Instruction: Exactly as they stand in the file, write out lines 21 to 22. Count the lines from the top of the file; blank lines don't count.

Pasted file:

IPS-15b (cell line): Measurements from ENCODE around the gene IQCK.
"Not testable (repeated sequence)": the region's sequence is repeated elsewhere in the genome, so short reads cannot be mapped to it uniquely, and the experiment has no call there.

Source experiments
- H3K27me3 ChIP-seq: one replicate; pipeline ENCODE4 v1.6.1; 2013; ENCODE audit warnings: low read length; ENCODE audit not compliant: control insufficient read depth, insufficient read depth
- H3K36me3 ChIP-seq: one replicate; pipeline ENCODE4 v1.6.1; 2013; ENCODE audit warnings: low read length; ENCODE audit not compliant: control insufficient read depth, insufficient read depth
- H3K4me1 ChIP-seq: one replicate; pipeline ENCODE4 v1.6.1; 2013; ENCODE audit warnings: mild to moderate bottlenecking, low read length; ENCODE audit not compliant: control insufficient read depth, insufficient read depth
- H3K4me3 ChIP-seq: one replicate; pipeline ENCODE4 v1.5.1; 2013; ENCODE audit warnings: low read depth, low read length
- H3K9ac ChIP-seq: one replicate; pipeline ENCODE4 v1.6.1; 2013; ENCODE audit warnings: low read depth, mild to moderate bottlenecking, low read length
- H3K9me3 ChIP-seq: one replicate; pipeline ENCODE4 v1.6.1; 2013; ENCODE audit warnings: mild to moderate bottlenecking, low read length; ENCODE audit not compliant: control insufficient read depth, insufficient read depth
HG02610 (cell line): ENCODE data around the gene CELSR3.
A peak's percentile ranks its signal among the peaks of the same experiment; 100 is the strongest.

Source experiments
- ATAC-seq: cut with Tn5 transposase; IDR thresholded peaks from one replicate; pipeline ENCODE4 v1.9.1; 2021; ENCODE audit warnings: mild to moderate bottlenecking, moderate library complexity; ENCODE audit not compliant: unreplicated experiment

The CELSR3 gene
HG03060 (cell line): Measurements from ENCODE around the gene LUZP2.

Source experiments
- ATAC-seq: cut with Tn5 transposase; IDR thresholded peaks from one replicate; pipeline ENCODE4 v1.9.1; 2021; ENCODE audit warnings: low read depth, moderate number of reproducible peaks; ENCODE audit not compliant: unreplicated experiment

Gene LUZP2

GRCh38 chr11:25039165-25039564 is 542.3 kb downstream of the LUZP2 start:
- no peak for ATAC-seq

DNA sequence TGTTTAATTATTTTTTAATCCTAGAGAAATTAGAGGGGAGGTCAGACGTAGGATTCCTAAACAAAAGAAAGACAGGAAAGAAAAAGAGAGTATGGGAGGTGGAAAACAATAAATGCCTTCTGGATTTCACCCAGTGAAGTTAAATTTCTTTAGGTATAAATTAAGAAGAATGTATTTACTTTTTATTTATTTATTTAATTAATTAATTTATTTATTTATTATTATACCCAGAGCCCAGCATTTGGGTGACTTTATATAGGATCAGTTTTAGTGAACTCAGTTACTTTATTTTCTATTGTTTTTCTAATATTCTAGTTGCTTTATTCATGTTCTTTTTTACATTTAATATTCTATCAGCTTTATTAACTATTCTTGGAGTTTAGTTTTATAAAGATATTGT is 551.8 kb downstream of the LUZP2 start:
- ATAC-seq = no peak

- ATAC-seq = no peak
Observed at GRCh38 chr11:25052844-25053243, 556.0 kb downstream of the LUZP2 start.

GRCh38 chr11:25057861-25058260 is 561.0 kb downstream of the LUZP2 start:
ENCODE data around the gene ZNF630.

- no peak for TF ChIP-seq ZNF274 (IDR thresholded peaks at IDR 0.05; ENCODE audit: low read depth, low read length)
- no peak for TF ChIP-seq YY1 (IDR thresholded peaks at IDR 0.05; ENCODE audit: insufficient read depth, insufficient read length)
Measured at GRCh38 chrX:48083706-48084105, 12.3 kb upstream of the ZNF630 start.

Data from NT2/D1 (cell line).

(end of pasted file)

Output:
DNA sequence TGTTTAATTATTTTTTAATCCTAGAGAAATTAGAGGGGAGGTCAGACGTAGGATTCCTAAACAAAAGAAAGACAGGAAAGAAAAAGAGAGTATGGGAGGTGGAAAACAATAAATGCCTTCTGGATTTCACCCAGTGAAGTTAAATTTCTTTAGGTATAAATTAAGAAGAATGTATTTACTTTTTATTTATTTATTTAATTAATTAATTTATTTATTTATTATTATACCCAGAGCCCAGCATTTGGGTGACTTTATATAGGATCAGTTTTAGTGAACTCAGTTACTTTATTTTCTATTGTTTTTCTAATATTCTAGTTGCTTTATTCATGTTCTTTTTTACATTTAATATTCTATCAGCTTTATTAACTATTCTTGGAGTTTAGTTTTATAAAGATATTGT is 551.8 kb downstream of the LUZP2 start:
- ATAC-seq = no peak